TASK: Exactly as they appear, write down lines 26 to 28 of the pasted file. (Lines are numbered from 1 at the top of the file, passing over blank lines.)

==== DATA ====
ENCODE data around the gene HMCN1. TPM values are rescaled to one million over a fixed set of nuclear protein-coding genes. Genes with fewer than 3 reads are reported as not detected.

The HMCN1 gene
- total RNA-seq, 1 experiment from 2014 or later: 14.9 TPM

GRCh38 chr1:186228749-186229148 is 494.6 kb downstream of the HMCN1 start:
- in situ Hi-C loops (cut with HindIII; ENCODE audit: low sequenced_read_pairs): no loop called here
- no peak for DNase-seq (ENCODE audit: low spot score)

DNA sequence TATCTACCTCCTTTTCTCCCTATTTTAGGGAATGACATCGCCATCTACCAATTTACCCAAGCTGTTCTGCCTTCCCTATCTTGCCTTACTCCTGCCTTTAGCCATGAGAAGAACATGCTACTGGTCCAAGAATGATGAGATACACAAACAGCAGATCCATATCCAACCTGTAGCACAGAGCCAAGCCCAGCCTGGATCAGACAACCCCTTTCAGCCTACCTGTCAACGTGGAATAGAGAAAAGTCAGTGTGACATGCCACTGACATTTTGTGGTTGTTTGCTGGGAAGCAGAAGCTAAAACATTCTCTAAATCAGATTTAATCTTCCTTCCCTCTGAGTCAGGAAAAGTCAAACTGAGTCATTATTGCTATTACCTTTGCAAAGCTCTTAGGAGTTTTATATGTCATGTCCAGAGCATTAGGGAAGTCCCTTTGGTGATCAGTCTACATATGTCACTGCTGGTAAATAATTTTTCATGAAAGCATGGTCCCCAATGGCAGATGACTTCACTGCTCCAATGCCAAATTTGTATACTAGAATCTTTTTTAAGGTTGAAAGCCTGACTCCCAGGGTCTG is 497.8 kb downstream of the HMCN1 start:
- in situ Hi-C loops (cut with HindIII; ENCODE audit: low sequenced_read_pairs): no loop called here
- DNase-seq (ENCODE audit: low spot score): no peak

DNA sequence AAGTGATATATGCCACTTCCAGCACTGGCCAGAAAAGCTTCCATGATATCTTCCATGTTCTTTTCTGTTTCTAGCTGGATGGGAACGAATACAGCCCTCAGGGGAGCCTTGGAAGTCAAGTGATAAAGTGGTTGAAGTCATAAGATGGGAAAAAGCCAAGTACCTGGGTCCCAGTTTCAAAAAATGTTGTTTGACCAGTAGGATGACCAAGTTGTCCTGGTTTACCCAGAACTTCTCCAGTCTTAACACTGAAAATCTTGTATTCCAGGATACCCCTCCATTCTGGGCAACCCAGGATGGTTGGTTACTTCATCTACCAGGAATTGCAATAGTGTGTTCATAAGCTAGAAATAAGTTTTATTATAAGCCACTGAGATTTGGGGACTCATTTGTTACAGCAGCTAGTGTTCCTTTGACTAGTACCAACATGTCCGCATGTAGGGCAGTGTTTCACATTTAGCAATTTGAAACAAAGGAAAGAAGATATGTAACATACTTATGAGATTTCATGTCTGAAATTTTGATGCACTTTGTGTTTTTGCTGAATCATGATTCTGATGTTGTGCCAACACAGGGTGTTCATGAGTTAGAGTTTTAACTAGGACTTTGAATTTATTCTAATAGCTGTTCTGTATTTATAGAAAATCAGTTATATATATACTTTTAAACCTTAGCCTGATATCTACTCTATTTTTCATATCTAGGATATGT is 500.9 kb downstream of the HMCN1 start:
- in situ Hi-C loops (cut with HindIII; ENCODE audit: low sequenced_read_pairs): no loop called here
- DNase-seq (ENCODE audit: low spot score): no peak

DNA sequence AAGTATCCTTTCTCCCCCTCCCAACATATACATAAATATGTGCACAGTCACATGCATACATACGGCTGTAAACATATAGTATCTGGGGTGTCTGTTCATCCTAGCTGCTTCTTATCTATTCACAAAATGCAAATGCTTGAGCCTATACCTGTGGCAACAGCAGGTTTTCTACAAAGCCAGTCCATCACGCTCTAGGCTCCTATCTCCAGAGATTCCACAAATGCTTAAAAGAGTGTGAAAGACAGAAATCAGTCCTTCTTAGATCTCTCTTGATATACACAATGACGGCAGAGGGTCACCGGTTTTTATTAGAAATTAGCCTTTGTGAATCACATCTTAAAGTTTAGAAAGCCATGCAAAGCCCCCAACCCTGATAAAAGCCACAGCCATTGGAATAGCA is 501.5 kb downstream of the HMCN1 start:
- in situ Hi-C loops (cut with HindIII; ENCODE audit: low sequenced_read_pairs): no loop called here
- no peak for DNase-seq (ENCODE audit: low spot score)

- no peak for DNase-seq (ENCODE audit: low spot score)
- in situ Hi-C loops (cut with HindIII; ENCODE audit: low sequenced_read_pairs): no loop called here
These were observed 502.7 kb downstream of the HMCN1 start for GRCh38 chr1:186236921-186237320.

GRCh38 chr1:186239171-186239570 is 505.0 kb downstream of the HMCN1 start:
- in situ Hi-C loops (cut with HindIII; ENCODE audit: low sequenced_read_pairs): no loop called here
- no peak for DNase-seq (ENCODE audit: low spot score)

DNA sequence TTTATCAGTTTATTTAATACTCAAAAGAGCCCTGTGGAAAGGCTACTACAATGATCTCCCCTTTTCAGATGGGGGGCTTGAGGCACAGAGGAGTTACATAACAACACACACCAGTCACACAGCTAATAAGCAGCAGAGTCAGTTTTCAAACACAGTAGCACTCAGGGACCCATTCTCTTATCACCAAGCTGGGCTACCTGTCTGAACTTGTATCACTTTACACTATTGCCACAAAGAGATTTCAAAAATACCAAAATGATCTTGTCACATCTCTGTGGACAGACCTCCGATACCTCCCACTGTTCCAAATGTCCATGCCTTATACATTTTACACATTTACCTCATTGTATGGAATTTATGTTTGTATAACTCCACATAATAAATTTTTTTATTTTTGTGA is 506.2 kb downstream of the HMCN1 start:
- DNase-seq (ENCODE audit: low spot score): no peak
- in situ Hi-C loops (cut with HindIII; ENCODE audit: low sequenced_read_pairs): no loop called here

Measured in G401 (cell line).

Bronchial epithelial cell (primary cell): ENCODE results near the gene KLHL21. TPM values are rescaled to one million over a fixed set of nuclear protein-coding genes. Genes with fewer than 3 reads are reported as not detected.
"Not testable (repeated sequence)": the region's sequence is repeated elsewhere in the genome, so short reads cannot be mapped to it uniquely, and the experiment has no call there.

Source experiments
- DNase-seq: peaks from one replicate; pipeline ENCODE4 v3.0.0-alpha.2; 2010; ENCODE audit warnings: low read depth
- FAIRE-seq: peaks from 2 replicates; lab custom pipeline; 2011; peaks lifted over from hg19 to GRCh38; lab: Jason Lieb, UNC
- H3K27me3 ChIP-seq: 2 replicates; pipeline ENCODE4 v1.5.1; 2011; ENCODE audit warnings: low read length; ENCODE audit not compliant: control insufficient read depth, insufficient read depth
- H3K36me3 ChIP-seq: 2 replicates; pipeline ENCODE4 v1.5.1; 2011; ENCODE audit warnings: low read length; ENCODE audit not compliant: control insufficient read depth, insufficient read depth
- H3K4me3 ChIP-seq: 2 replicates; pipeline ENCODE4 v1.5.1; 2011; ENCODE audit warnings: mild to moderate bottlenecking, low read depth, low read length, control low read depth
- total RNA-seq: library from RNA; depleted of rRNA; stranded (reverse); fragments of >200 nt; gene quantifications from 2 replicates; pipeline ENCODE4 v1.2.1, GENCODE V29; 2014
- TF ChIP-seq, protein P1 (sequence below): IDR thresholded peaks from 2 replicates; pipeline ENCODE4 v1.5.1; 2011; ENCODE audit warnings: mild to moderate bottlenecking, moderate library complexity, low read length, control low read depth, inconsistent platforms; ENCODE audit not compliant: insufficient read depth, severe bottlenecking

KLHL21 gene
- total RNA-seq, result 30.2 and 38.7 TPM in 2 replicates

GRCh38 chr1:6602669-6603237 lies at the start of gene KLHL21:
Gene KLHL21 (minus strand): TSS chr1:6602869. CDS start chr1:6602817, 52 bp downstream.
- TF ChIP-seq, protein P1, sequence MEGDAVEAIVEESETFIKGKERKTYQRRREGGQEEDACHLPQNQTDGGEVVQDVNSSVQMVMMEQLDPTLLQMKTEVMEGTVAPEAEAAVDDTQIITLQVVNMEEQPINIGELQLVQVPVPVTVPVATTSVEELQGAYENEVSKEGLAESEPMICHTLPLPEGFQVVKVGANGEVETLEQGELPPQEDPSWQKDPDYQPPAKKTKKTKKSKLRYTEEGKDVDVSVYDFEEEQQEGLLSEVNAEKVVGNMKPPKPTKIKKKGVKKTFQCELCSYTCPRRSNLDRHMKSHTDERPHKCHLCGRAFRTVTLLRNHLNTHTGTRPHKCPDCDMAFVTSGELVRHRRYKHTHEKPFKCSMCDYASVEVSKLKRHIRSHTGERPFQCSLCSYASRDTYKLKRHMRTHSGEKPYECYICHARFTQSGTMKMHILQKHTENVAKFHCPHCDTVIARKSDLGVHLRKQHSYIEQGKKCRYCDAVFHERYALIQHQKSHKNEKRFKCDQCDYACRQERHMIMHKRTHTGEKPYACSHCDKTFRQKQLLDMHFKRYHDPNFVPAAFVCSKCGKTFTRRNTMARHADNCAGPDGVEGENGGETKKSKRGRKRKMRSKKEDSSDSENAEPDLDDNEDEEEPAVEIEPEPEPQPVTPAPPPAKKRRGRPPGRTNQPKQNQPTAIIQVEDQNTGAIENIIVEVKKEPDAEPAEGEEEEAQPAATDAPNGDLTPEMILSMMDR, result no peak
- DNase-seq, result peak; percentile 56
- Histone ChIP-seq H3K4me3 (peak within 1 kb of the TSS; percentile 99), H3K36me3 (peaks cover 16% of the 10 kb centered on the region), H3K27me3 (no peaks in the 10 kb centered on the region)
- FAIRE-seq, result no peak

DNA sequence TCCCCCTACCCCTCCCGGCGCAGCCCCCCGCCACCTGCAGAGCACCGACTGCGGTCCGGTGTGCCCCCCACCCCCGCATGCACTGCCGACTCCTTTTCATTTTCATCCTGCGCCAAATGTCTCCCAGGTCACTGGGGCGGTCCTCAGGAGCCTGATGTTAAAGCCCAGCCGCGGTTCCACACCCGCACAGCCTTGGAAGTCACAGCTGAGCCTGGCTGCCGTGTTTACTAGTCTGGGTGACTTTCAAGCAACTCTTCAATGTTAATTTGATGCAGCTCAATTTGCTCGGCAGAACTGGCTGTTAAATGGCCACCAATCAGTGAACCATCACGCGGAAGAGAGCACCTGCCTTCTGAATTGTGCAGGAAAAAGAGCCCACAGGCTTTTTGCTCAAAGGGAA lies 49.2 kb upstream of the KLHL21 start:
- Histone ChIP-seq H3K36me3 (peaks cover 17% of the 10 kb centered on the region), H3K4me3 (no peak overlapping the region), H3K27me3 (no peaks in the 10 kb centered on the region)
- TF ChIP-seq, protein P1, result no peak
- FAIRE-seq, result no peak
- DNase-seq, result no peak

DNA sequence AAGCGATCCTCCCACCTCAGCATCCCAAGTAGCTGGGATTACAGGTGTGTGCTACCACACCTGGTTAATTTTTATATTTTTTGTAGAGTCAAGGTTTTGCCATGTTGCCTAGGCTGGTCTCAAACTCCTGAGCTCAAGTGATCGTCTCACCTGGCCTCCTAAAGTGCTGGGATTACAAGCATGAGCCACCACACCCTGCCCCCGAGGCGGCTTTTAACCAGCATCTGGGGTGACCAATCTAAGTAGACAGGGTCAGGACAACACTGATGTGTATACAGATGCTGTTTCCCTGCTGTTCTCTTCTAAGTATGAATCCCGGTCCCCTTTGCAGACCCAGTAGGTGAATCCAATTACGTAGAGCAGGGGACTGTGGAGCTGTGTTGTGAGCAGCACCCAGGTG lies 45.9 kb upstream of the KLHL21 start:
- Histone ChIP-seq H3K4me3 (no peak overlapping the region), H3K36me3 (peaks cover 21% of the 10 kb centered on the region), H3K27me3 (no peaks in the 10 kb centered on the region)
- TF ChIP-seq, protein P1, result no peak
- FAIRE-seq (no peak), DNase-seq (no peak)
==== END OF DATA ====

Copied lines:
Bronchial epithelial cell (primary cell): ENCODE results near the gene KLHL21. TPM values are rescaled to one million over a fixed set of nuclear protein-coding genes. Genes with fewer than 3 reads are reported as not detected.
"Not testable (repeated sequence)": the region's sequence is repeated elsewhere in the genome, so short reads cannot be mapped to it uniquely, and the experiment has no call there.

Source experiments